The Tyranny Of Being Right


As I was thinking about the topic for my blog for April, I kept coming back to the notion of spring cleaning, and how we can “spring clean” not just our houses, cars or desks, but our minds.  It is time to take out the trash, so to speak, inside our own heads.  What are the thoughts lurking in your mind that need to be swept out?  Any voices shouting at you every time you look in the mirror, or try to approach that cute guy or girl or when you’re trying to complete a work project?  Anything whispering to you that you aren’t good enough, pretty enough, tall enough, short enough…well, you get the picture.  What are the nasty thoughts that need to go?

Obvious head trash that needs to go are the repetitive negative thoughts you have about yourself and the world around you.  Helping people feel better and think more positively and less negatively is one of the hallmark benefits of therapy.  There are myriad books, programs and information about how to increase the positive and decrease the negative.  Please spring clean that stuff.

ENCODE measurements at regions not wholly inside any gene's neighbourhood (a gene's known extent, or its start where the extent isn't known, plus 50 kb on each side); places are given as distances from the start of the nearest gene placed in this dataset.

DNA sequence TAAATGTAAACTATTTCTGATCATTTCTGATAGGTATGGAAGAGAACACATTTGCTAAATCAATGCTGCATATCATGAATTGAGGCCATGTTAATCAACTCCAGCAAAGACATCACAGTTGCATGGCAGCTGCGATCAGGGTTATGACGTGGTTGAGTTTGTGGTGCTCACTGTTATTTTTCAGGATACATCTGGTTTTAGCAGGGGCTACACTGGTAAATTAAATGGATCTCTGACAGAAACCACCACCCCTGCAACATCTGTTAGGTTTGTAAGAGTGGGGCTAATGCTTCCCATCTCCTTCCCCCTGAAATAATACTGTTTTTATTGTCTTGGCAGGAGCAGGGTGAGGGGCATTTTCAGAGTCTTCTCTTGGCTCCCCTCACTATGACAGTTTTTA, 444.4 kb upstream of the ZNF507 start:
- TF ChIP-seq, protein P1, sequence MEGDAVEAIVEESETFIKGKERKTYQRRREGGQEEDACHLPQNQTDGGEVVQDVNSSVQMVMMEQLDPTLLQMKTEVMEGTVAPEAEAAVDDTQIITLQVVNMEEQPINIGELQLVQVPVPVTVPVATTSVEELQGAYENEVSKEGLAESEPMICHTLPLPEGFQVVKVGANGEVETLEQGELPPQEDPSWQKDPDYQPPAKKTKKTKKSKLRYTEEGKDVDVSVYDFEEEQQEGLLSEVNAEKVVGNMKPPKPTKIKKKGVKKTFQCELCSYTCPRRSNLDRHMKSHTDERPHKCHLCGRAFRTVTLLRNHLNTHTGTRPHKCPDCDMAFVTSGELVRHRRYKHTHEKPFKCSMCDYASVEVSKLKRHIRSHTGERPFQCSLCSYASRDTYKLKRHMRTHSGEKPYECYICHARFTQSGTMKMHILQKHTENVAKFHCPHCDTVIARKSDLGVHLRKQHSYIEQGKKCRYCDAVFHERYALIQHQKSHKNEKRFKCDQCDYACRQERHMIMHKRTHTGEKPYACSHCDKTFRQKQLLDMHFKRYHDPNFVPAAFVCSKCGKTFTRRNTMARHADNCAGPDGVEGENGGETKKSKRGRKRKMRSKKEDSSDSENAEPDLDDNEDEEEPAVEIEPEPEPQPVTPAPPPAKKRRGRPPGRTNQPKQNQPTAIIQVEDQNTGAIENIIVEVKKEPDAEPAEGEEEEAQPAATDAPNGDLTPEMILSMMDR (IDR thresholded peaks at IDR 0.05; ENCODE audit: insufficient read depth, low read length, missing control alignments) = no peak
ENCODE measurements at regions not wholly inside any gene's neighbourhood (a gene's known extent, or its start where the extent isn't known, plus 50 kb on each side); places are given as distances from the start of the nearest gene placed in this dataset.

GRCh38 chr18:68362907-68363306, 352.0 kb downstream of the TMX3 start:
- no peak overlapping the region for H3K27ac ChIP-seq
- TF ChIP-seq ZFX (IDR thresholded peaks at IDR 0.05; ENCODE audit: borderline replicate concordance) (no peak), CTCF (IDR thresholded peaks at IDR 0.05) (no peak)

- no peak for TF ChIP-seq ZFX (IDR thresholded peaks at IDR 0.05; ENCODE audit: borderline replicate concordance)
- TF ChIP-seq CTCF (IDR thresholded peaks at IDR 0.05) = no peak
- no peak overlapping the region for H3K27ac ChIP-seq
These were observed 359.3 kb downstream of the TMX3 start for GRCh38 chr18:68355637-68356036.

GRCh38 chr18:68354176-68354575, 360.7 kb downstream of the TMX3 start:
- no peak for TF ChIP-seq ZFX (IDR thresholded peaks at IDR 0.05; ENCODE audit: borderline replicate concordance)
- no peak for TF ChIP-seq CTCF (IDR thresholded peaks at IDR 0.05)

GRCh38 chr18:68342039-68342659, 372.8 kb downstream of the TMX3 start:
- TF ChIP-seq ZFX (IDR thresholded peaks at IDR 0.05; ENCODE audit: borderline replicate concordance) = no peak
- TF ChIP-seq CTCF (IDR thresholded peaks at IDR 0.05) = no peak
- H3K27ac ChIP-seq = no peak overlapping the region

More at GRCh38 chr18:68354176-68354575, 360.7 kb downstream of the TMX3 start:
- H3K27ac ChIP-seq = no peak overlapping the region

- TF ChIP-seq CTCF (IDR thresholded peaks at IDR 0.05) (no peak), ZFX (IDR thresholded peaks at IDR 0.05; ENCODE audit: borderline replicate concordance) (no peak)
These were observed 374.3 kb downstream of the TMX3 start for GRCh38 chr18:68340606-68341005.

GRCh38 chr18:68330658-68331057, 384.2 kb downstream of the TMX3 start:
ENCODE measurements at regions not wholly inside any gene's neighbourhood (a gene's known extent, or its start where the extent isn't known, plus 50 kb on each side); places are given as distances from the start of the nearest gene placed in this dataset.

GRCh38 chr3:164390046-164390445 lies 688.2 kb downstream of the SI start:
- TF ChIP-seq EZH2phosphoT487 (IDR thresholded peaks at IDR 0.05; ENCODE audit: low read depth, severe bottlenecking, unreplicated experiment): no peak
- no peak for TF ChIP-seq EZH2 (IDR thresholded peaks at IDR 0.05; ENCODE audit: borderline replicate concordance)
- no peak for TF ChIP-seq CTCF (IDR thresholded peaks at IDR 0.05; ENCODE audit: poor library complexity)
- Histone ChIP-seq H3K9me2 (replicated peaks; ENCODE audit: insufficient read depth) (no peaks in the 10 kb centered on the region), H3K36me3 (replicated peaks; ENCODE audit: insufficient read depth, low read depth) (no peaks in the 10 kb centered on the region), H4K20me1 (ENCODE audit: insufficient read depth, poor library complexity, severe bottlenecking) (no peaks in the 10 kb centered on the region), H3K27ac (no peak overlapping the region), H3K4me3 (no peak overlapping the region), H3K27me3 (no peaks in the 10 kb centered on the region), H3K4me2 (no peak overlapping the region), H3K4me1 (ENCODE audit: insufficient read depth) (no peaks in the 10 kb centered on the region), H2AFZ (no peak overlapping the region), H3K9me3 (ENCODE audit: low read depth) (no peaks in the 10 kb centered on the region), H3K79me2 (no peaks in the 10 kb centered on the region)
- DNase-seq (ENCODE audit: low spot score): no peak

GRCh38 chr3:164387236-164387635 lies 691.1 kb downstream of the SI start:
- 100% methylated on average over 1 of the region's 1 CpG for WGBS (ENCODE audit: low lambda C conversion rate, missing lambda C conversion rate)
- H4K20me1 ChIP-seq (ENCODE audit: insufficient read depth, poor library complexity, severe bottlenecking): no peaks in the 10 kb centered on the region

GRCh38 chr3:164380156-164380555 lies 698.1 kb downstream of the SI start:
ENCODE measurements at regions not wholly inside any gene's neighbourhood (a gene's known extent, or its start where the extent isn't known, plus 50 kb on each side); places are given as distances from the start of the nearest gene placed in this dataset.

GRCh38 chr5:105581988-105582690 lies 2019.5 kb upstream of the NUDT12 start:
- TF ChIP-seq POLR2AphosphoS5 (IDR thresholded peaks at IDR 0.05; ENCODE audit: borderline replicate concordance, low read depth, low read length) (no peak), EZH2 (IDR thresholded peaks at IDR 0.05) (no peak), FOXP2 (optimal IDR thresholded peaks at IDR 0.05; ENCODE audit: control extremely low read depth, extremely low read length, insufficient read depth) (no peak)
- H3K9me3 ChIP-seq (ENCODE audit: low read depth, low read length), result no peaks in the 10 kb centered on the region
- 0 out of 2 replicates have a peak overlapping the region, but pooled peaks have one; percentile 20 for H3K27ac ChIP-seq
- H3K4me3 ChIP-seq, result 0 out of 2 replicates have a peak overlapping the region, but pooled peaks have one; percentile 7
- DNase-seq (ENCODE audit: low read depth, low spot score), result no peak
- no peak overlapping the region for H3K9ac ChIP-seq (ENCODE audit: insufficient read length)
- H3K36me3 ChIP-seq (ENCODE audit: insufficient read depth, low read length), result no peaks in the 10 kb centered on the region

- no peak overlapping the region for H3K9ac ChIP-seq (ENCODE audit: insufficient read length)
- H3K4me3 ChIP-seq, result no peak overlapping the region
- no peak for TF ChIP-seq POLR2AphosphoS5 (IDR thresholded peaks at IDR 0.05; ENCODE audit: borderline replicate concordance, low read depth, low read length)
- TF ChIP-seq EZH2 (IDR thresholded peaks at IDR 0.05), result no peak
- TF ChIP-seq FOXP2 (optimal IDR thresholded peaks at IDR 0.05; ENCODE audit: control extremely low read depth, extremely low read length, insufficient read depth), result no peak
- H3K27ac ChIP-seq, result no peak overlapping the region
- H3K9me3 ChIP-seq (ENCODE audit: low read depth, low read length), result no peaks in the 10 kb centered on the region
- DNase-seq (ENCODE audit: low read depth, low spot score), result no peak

What is talked about less, however, is the less obvious head trash, typically characterized by the word “should.”  These are the thoughts that you really know something, or have the corner on the market of a solution to a social situation, that you are RIGHT or if not RIGHT, then you SHOULD know what is right.  What is the problem with being right?  Why do I consider this head trash?

The problem with the surety of feeling right is that it shuts down flexibility.  It is another one of our brain’s tricks that keeps us safe and stuck, repeating the familiar instead of exploring possibilities, keeping us shut down in our opinions, actions and relationships.  Being “right” is distancing in our relationships, it keeps us circling in our own heads instead of heading into the world with a sense of curiosity and wonder.

Have you ever been sure you knew why someone hadn’t returned your call and then started feeling very angry because this person was being totally selfish and rude, ignoring you, and you were ready to attack by the time you did finally connect with them?  Ever had all this rightness, only to find out that they hadn’t called you back because they had the flu, or their Mom died, or they were out of town or their cell phone got flushed down the toilet by their 3 year old?  Suddenly all that rightness comes crashing down (and typically you end up feeling like a jerk for thinking such horrible thoughts).

Avoid the tyranny of rightness.  When you are spring cleaning this year, be sure to throw out the desire to be right all the time.  Instead let yourself be curious, flexible, and open to multiple options.  Challenge yourself to think through a variety of different perspectives.  Ask someone who thinks differently than you why they think the way they do.  Explore.  Engage.  Enjoy the freedom of not knowing.